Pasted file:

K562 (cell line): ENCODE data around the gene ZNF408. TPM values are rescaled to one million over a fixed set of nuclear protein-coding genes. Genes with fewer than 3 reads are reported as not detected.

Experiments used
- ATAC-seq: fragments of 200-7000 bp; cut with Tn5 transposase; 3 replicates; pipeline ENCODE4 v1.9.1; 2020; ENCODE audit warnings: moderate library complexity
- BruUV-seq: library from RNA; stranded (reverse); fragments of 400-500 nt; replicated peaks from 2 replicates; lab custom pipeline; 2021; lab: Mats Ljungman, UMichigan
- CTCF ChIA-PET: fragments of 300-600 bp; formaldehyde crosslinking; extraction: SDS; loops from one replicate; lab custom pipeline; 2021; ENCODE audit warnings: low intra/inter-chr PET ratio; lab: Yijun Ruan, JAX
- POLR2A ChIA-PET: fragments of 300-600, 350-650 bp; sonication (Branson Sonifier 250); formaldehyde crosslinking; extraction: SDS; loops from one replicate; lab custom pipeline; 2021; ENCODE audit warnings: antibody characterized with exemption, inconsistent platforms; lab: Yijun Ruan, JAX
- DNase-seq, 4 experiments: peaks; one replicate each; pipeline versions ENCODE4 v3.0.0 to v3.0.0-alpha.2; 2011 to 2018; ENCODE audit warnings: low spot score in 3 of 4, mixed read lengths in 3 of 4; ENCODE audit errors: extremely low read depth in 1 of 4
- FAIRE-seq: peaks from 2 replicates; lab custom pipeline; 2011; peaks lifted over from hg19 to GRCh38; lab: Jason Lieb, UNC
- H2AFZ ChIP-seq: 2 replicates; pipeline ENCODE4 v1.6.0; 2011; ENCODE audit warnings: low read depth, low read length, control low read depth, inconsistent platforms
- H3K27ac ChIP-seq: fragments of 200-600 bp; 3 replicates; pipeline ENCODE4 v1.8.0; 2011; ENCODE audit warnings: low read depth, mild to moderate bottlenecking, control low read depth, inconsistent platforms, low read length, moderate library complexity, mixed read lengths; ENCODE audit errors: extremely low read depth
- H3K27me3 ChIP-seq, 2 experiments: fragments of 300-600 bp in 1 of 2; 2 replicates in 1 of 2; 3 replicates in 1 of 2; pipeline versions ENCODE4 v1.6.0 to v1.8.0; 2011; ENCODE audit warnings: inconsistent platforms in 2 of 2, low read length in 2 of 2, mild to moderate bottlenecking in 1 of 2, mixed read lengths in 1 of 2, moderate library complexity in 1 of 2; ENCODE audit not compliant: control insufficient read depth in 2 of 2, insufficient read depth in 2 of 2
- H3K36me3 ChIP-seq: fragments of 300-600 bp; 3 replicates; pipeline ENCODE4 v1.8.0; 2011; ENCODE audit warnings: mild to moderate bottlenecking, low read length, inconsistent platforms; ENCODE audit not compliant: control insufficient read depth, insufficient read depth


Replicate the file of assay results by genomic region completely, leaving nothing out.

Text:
K562 (cell line): ENCODE data around the gene ZNF408. TPM values are rescaled to one million over a fixed set of nuclear protein-coding genes. Genes with fewer than 3 reads are reported as not detected.

Experiments used
- ATAC-seq: fragments of 200-7000 bp; cut with Tn5 transposase; 3 replicates; pipeline ENCODE4 v1.9.1; 2020; ENCODE audit warnings: moderate library complexity
- BruUV-seq: library from RNA; stranded (reverse); fragments of 400-500 nt; replicated peaks from 2 replicates; lab custom pipeline; 2021; lab: Mats Ljungman, UMichigan
- CTCF ChIA-PET: fragments of 300-600 bp; formaldehyde crosslinking; extraction: SDS; loops from one replicate; lab custom pipeline; 2021; ENCODE audit warnings: low intra/inter-chr PET ratio; lab: Yijun Ruan, JAX
- POLR2A ChIA-PET: fragments of 300-600, 350-650 bp; sonication (Branson Sonifier 250); formaldehyde crosslinking; extraction: SDS; loops from one replicate; lab custom pipeline; 2021; ENCODE audit warnings: antibody characterized with exemption, inconsistent platforms; lab: Yijun Ruan, JAX
- DNase-seq, 4 experiments: peaks; one replicate each; pipeline versions ENCODE4 v3.0.0 to v3.0.0-alpha.2; 2011 to 2018; ENCODE audit warnings: low spot score in 3 of 4, mixed read lengths in 3 of 4; ENCODE audit errors: extremely low read depth in 1 of 4
- FAIRE-seq: peaks from 2 replicates; lab custom pipeline; 2011; peaks lifted over from hg19 to GRCh38; lab: Jason Lieb, UNC
- H2AFZ ChIP-seq: 2 replicates; pipeline ENCODE4 v1.6.0; 2011; ENCODE audit warnings: low read depth, low read length, control low read depth, inconsistent platforms
- H3K27ac ChIP-seq: fragments of 200-600 bp; 3 replicates; pipeline ENCODE4 v1.8.0; 2011; ENCODE audit warnings: low read depth, mild to moderate bottlenecking, control low read depth, inconsistent platforms, low read length, moderate library complexity, mixed read lengths; ENCODE audit errors: extremely low read depth
- H3K27me3 ChIP-seq, 2 experiments: fragments of 300-600 bp in 1 of 2; 2 replicates in 1 of 2; 3 replicates in 1 of 2; pipeline versions ENCODE4 v1.6.0 to v1.8.0; 2011; ENCODE audit warnings: inconsistent platforms in 2 of 2, low read length in 2 of 2, mild to moderate bottlenecking in 1 of 2, mixed read lengths in 1 of 2, moderate library complexity in 1 of 2; ENCODE audit not compliant: control insufficient read depth in 2 of 2, insufficient read depth in 2 of 2
- H3K36me3 ChIP-seq: fragments of 300-600 bp; 3 replicates; pipeline ENCODE4 v1.8.0; 2011; ENCODE audit warnings: mild to moderate bottlenecking, low read length, inconsistent platforms; ENCODE audit not compliant: control insufficient read depth, insufficient read depth